By imaan Jemimah
Published July 20, 2016
I am reading The Braggart’s Day, a children’s story book I just bought shortly after visiting the setting of the story; Kakamega equatorial rain forest in western Kenya for the first time. The adventures of 12-year-old Fadhili, the main character in the book, seem to jump at and grip me tightly. They are as if they were unfolding today. Before my very eyes.
The Braggart’s Day, that you can buy and pay for via Lipa na M-Pesa mobile money, is an action adventure story which follows the misadventures of Fadhili who embarks on an errand with his elder brother. What befalls him in his quest is a series of thrilling adventure which brings out the boy’s nature and general themes of courage, empathy and determination.
Unlike Karaha, his elder brother, Fadhili has the courage and determination to successfully complete the mission. This is primarily because he has empathy for his sister who is ailing and her recovery rests on the success of his mission. He battles an angry weather, an angrier wild hog and an even angrier river and through his courage and determination he sees himself through, albeit by the skin of the teeth.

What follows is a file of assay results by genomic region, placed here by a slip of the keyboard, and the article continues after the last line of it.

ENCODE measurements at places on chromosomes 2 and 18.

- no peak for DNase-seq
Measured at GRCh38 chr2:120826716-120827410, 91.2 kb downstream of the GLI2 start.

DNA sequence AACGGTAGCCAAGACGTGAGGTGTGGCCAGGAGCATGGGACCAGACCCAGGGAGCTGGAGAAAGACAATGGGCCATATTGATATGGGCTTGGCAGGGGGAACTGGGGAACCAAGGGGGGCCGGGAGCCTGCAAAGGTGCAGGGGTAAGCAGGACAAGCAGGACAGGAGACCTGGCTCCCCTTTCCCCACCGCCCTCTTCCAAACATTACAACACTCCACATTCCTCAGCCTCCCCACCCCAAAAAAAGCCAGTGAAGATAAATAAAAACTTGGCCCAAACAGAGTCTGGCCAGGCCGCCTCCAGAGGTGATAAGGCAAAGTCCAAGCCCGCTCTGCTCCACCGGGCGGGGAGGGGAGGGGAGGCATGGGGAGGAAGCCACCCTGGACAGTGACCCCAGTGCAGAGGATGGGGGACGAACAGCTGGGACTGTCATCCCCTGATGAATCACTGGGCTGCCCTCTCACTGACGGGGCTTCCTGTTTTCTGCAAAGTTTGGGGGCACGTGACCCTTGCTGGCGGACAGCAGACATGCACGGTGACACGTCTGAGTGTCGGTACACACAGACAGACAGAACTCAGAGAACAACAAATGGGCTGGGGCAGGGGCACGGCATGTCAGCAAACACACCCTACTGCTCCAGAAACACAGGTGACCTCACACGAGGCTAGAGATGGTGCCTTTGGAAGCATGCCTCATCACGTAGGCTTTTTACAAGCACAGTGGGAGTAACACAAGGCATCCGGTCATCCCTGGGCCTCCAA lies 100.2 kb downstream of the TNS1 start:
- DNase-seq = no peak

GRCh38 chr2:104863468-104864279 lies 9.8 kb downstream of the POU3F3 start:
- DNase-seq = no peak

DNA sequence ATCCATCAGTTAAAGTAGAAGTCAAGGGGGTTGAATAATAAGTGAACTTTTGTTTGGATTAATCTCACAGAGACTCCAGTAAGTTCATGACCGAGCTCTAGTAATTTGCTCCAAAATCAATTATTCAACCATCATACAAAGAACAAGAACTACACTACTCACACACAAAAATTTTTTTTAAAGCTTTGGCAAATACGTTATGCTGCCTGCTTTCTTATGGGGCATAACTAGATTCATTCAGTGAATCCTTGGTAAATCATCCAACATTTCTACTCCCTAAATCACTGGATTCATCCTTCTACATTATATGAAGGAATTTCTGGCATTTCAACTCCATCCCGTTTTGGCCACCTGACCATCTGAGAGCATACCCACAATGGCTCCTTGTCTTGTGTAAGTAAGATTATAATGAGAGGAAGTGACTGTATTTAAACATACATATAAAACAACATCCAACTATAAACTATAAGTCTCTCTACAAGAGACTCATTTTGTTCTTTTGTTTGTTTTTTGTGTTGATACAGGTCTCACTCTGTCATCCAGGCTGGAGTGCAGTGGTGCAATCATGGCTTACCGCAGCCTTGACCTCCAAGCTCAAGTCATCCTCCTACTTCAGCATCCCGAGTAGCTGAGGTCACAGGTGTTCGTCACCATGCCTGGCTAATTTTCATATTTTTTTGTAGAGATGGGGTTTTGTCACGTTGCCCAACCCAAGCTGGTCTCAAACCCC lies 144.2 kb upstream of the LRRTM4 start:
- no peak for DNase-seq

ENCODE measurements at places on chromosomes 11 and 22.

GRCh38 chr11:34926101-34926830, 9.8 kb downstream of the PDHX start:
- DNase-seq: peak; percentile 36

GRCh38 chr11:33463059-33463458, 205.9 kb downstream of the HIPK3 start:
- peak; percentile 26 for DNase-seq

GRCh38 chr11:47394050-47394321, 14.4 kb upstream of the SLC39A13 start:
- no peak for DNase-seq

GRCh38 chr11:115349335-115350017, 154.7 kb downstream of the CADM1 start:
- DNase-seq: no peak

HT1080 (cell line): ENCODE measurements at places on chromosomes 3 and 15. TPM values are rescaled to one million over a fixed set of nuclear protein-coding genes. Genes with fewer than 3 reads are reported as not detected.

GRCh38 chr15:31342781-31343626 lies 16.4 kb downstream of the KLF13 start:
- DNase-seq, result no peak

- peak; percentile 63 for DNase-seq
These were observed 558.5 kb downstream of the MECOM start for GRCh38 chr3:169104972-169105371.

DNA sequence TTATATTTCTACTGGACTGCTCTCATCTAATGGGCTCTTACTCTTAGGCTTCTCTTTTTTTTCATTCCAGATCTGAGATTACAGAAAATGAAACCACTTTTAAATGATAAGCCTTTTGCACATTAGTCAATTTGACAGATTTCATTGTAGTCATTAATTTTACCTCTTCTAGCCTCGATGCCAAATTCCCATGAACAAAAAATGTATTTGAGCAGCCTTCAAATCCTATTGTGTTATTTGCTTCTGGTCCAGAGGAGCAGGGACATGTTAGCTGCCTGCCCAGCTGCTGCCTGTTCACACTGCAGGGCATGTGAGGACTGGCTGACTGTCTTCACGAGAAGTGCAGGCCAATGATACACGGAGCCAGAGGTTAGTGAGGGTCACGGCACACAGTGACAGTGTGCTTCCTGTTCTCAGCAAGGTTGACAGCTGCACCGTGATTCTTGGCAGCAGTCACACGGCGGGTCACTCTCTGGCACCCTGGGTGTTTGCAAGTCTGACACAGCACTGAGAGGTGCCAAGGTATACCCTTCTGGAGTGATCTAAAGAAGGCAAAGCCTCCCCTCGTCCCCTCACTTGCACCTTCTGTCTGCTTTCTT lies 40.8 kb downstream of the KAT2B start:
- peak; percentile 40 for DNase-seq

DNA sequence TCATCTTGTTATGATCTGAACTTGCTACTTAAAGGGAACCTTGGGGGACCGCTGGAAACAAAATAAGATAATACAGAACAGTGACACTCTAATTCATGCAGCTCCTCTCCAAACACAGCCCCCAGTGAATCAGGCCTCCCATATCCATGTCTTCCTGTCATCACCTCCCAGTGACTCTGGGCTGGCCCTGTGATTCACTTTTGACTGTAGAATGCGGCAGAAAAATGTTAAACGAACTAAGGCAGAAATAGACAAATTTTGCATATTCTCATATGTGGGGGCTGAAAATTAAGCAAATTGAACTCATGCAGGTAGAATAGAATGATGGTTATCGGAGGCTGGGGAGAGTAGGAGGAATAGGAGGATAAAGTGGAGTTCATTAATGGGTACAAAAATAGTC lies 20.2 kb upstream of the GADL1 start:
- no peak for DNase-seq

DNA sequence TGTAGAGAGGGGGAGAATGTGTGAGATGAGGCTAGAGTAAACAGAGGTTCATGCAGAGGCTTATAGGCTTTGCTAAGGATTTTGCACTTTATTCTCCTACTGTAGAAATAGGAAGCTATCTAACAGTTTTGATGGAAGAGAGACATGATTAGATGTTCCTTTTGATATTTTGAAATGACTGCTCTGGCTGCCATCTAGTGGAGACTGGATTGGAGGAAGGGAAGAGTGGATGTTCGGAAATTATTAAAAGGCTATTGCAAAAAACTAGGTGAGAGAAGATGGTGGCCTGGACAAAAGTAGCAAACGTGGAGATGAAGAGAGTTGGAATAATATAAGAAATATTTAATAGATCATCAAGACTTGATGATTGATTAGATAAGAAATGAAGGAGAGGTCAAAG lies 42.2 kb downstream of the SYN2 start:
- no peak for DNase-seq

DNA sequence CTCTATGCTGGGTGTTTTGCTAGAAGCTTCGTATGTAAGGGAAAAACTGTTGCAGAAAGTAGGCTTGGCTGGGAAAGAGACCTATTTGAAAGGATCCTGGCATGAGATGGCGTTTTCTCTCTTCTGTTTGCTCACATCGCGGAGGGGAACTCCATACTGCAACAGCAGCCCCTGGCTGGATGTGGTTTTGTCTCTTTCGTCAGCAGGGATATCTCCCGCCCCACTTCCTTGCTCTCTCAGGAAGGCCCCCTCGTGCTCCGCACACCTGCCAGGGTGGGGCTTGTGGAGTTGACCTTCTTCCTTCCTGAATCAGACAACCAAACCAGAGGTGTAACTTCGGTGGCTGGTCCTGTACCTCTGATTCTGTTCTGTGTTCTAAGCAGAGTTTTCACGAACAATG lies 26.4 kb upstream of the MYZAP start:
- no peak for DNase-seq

The Braggart’s Day, based on the Luluyia saying, Imbongo ilolekhanga m’mabukha (hero’s day, day of reckoning or leadership is seen in adversity), takes the reader back to the time when the livelihood of an entire community depended on nature, particularly the forest ecosystem.
Although conservation is not explicitly articulated as a dominant theme, I think readers will appreciate nature and see the value of conservation. Another less dominant but also equally important theme is the community spirit of togetherness. The story is set at a time when working together was essential for safety and survival, I think this is an aspect of early society which needs to be preserved.
To call this story simply engaging would be an understatement. The Braggarts Day’ is more than a good read, it is an adventurous experience that I find just as engaging to an adult as I imagine it would be to a child.
In the words of Silverse Anami, then Director of Culture at the time book was first written, The Braggart’s Day “not only brings out the realities of life in Kambiri Village but also helps to strengthen the threatened intangible African cultural heritage.”
Reading The Braggart’s Day has made me concur with Sunday Nation and The Standard newspapers that, respectively, describe the book as “An enthralling children’s story relying on traditional idiom’ and ‘A fast-paced story whose riveting drama captures the imagination’.
Imaan Jemimah is creator of Tuma Tian, an animated children’s television show that she hopes to put on air in Kenya in 2017. Saying art can be used in fighting vices such as tribalism, nepotism, classism and any other ‘-ism’ in Kenya and Africa, Imaan Jemimah says ‘Tuma Tian is a culturally-relevant and holistic educational TV series targeting lower primary children’.